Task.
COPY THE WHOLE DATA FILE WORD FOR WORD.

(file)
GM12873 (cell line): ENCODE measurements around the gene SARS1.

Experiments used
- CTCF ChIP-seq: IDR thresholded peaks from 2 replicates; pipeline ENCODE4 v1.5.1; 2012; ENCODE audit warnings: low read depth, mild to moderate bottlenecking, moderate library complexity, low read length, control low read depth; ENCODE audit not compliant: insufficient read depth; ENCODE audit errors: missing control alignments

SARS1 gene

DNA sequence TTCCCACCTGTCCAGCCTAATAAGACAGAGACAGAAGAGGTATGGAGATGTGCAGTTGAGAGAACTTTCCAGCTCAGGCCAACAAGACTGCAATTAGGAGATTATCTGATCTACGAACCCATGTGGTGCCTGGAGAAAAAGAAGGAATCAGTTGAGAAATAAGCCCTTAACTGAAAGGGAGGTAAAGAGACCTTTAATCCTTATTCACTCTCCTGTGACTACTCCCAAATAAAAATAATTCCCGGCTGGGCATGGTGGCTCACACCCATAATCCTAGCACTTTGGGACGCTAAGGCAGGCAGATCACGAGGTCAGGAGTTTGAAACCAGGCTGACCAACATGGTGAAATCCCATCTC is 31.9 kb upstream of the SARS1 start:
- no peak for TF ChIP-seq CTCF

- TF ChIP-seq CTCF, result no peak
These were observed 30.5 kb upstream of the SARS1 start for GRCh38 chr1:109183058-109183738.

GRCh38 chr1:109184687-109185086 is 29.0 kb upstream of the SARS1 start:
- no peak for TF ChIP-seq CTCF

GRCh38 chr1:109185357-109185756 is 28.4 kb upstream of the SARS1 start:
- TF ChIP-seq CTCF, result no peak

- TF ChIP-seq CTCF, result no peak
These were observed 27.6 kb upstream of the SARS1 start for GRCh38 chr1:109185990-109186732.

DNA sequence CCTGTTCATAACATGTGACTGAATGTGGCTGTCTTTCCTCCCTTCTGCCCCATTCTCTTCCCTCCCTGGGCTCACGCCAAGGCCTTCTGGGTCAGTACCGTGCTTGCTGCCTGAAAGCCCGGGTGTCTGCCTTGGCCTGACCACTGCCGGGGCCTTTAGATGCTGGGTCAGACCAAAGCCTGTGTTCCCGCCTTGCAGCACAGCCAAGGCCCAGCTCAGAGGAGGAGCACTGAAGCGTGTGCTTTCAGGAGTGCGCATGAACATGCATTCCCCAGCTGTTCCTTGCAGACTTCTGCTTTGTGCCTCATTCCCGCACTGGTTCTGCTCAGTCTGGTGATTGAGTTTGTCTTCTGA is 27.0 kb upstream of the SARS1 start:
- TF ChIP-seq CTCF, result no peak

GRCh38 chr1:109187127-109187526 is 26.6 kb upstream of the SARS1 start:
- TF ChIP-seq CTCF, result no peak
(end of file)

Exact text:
GM12873 (cell line): ENCODE measurements around the gene SARS1.

Experiments used
- CTCF ChIP-seq: IDR thresholded peaks from 2 replicates; pipeline ENCODE4 v1.5.1; 2012; ENCODE audit warnings: low read depth, mild to moderate bottlenecking, moderate library complexity, low read length, control low read depth; ENCODE audit not compliant: insufficient read depth; ENCODE audit errors: missing control alignments

SARS1 gene

DNA sequence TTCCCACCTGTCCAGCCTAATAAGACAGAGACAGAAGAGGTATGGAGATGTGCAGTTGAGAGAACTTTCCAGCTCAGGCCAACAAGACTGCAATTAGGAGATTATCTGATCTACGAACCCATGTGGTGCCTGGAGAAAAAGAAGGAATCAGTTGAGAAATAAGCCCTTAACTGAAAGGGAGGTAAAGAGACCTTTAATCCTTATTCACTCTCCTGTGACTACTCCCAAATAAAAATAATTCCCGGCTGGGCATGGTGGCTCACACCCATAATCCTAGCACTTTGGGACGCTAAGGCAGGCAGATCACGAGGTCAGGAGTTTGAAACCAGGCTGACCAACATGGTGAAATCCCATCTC is 31.9 kb upstream of the SARS1 start:
- no peak for TF ChIP-seq CTCF

- TF ChIP-seq CTCF, result no peak
These were observed 30.5 kb upstream of the SARS1 start for GRCh38 chr1:109183058-109183738.

GRCh38 chr1:109184687-109185086 is 29.0 kb upstream of the SARS1 start:
- no peak for TF ChIP-seq CTCF

GRCh38 chr1:109185357-109185756 is 28.4 kb upstream of the SARS1 start:
- TF ChIP-seq CTCF, result no peak

- TF ChIP-seq CTCF, result no peak
These were observed 27.6 kb upstream of the SARS1 start for GRCh38 chr1:109185990-109186732.

DNA sequence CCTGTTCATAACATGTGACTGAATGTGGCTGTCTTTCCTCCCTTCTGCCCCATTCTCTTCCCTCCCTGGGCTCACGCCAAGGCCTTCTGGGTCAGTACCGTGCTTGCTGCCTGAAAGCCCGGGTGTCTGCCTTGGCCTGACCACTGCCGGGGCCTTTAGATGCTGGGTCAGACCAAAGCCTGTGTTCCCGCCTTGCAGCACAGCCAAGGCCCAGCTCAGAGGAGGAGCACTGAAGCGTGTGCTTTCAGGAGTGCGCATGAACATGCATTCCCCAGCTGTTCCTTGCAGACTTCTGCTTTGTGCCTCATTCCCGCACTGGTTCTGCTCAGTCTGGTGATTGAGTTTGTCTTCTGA is 27.0 kb upstream of the SARS1 start:
- TF ChIP-seq CTCF, result no peak

GRCh38 chr1:109187127-109187526 is 26.6 kb upstream of the SARS1 start:
- TF ChIP-seq CTCF, result no peak